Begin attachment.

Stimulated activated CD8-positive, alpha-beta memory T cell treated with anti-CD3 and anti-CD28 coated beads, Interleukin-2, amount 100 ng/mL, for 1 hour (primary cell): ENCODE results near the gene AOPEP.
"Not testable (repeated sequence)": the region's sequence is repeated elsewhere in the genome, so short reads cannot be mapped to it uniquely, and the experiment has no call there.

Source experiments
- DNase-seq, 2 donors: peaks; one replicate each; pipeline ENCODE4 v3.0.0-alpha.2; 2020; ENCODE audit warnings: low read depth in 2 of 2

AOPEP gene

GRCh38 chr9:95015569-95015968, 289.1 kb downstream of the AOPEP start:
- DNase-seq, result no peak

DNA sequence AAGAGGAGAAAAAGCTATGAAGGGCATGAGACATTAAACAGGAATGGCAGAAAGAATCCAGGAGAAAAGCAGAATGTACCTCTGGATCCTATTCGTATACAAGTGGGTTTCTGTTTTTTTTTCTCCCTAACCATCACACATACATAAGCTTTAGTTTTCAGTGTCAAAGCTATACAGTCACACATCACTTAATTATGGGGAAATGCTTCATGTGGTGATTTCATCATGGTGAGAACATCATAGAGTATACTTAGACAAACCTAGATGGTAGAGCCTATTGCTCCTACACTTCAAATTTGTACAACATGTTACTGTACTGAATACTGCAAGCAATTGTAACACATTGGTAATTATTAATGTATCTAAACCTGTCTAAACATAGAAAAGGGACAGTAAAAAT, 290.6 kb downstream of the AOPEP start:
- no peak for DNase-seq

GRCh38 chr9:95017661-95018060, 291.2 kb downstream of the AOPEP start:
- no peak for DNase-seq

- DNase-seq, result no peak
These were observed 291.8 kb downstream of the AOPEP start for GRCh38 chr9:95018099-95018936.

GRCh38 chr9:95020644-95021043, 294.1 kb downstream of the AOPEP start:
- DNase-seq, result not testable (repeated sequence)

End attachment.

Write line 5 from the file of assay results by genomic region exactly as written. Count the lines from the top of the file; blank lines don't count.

AOPEP gene